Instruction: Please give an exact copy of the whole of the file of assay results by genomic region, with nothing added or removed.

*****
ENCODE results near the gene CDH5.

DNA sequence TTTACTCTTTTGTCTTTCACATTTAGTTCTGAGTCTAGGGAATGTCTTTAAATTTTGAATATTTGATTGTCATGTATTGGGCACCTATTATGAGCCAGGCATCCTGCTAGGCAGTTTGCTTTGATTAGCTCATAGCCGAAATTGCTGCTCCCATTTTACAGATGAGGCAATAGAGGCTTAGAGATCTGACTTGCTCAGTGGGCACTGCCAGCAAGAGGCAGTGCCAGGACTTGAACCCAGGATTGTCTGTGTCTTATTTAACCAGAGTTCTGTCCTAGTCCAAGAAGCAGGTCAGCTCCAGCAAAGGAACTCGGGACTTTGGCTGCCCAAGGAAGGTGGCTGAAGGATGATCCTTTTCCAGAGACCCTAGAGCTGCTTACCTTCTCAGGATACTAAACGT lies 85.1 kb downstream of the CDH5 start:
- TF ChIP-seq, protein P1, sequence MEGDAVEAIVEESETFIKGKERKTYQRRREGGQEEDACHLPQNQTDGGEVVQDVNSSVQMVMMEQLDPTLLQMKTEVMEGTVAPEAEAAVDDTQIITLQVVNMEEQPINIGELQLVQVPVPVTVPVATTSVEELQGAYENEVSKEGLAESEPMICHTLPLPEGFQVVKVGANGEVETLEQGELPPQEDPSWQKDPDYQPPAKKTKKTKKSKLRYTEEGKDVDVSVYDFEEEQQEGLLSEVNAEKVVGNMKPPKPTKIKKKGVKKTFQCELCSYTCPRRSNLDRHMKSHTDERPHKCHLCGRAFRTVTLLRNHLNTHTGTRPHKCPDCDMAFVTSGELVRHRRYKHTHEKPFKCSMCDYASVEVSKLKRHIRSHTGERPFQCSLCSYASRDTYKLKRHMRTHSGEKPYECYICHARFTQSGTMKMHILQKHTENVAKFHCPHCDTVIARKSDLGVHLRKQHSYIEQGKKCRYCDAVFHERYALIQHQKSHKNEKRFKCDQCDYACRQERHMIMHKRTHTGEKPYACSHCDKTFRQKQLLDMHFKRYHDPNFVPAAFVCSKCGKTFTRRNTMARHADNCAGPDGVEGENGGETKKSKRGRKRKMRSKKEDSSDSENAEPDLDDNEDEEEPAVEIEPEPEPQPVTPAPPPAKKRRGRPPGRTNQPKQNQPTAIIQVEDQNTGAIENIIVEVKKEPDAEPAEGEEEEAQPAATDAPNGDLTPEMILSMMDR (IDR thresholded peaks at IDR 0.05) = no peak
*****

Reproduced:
ENCODE results near the gene CDH5.

DNA sequence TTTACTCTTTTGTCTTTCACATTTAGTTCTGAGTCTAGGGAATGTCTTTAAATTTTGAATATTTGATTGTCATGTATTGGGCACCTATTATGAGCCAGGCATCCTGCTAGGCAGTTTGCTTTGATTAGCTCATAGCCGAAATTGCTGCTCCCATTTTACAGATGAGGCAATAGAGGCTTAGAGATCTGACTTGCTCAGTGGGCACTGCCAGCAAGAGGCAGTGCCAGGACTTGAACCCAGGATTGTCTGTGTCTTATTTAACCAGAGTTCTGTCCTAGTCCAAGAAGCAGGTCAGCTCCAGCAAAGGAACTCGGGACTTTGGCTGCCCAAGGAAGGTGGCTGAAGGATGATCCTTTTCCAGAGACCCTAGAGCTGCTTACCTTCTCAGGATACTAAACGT lies 85.1 kb downstream of the CDH5 start:
- TF ChIP-seq, protein P1, sequence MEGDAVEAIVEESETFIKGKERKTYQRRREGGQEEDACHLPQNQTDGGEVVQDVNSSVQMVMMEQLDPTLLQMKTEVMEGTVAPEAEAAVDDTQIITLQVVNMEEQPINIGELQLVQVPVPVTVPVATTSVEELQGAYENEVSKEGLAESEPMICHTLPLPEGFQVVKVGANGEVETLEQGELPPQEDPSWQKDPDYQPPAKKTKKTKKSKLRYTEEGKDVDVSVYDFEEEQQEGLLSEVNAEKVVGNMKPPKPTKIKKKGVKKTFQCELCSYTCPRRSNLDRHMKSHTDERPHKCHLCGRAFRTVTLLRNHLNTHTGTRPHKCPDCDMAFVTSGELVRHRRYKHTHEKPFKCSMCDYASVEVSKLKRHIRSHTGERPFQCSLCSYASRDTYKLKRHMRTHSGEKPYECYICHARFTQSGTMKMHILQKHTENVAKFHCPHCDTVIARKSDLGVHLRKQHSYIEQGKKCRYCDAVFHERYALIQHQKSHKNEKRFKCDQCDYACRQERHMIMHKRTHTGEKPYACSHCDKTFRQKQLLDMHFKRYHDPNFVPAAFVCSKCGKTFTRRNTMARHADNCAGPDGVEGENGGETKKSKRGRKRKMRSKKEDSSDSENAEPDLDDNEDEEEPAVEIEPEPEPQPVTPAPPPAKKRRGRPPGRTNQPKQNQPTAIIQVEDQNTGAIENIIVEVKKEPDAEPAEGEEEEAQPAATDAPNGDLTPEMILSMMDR (IDR thresholded peaks at IDR 0.05) = no peak